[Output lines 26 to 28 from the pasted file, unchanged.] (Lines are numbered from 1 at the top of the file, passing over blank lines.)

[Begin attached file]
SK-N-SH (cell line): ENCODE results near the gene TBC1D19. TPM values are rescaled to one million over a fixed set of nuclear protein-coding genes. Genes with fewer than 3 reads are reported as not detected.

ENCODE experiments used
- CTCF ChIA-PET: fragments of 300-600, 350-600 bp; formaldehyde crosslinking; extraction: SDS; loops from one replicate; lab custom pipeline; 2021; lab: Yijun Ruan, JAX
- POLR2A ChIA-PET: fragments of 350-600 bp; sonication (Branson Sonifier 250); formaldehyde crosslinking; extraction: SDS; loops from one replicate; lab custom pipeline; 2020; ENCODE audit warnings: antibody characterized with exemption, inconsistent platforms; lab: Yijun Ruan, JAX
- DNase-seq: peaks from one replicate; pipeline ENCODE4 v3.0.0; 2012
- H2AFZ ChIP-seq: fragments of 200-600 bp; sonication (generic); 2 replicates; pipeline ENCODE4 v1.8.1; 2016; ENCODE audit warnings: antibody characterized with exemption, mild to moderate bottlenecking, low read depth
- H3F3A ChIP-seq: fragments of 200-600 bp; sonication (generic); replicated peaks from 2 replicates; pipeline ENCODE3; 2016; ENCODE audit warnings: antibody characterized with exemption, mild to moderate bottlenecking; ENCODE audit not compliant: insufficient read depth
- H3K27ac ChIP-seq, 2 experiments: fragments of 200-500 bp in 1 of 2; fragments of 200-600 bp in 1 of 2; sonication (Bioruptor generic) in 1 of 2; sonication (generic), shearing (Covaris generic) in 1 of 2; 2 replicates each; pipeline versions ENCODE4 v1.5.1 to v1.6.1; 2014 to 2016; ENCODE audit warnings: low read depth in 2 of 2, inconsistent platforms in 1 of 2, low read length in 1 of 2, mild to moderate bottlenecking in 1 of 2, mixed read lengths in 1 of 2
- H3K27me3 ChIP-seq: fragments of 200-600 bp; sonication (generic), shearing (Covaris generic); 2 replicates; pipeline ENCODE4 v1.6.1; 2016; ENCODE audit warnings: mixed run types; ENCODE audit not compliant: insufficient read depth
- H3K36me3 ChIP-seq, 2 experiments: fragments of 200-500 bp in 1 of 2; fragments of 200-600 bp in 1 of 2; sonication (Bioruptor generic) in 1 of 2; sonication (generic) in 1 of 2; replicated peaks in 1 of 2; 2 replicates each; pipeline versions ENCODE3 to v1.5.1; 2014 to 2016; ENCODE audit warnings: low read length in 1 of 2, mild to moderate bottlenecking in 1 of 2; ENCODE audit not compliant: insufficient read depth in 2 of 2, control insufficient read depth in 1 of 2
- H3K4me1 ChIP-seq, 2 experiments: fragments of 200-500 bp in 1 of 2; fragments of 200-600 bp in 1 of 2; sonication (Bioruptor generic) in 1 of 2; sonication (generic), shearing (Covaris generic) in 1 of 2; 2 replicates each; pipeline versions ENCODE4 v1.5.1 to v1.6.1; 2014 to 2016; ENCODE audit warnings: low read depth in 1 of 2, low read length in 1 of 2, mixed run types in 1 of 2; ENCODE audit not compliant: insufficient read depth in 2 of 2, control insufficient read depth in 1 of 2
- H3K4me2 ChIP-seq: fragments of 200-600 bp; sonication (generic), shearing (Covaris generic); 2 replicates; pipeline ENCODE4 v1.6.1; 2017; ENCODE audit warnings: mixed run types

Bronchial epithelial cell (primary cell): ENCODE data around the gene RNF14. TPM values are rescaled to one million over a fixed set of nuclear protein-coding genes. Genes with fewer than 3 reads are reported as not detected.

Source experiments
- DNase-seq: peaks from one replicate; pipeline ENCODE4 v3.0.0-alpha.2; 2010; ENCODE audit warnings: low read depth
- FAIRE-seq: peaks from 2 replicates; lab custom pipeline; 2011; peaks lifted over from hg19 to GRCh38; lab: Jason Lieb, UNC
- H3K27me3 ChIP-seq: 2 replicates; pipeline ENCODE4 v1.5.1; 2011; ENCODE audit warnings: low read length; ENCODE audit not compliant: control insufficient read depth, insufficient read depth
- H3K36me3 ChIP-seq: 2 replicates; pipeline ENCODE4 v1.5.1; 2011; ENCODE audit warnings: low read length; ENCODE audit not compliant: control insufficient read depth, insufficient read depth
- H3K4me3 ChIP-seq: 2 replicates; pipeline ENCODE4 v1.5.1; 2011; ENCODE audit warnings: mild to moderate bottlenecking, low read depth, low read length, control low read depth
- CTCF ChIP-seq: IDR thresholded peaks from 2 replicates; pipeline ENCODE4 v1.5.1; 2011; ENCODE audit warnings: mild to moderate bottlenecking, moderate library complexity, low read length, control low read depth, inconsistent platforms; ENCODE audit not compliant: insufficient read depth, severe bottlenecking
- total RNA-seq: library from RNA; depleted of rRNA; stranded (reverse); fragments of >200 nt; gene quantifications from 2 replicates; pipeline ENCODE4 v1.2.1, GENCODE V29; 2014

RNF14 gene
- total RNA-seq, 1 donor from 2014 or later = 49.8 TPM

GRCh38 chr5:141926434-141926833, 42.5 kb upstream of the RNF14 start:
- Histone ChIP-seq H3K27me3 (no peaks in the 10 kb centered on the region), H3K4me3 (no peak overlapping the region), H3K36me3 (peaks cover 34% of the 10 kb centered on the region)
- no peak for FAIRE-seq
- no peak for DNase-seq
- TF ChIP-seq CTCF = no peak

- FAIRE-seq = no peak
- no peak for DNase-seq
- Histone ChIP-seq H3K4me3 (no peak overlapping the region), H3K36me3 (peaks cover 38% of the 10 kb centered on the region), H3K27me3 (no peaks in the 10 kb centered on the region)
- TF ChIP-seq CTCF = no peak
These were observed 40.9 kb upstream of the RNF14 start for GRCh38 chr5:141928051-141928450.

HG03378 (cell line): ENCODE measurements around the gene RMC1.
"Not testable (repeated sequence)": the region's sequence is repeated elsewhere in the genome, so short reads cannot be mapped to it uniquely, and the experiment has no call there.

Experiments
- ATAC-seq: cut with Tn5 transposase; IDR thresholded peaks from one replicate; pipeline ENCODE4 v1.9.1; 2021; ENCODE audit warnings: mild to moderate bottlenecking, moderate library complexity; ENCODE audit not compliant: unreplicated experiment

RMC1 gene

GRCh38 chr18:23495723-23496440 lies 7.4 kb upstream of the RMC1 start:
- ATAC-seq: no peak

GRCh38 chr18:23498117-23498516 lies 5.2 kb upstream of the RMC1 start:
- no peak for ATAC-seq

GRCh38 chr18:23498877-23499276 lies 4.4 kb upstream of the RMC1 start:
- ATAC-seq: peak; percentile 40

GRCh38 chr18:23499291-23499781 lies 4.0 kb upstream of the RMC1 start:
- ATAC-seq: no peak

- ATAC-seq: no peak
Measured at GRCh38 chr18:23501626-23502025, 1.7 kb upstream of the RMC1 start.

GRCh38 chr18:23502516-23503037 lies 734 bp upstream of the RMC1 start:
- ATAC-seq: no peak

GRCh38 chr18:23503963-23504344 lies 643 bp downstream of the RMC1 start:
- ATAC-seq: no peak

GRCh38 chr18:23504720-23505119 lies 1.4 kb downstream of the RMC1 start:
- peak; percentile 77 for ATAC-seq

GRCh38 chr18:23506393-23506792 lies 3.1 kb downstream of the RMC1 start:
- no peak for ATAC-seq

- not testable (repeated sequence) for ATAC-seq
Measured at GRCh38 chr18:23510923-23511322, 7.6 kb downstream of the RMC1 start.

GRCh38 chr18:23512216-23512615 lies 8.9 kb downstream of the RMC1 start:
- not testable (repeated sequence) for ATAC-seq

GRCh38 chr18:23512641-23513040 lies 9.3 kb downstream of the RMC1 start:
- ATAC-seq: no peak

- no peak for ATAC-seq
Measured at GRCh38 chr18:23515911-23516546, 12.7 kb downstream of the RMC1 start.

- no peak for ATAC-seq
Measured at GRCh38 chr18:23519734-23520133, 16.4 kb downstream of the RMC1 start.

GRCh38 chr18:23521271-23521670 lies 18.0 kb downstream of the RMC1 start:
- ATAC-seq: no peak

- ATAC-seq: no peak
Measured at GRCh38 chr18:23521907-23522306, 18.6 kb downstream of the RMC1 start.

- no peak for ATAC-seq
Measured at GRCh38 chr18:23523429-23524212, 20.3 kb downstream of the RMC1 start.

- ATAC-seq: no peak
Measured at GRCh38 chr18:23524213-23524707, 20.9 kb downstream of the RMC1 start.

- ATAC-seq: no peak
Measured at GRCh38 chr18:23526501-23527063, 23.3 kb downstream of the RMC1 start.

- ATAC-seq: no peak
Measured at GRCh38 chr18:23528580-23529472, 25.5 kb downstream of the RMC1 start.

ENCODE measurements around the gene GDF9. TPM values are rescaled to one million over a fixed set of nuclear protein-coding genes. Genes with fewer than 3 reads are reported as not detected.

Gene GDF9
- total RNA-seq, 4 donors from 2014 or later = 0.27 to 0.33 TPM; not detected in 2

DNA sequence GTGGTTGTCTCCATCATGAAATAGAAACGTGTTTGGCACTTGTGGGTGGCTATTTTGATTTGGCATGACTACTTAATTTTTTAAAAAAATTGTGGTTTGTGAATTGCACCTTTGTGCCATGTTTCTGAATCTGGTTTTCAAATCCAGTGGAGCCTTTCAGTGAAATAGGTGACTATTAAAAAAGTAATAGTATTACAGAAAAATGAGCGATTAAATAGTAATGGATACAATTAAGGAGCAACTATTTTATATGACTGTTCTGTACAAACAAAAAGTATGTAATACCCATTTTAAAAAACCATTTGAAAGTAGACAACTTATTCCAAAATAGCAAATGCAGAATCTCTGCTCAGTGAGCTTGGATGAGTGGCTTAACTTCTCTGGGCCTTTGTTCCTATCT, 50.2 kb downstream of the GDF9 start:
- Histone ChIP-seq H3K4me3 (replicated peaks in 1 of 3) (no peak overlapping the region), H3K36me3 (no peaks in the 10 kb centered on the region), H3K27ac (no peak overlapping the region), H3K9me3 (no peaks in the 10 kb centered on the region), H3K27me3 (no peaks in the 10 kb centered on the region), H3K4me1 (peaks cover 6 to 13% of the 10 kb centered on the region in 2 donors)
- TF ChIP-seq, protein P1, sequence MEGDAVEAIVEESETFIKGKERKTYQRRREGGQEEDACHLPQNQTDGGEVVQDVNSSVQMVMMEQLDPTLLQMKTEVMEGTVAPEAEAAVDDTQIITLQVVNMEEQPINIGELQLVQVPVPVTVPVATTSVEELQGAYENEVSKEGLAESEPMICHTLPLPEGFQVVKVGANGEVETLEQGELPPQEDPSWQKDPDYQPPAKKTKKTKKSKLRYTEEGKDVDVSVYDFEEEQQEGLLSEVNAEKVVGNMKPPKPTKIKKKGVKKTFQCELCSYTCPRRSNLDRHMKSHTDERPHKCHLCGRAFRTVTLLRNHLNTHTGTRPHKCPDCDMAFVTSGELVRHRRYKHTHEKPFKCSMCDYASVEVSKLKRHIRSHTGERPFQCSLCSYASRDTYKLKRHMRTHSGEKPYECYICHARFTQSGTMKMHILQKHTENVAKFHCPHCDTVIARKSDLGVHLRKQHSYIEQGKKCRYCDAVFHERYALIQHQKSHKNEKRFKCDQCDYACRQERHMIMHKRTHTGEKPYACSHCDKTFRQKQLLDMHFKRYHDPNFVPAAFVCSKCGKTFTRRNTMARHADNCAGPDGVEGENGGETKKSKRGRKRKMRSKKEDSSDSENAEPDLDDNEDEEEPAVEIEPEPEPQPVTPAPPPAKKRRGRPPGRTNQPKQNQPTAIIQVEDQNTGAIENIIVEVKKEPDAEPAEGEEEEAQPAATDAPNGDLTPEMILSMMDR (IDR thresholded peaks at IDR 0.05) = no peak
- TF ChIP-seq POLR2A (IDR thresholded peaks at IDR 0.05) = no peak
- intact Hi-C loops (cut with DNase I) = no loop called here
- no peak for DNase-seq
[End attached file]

- no peak for FAIRE-seq
- no peak for DNase-seq
- TF ChIP-seq CTCF = no peak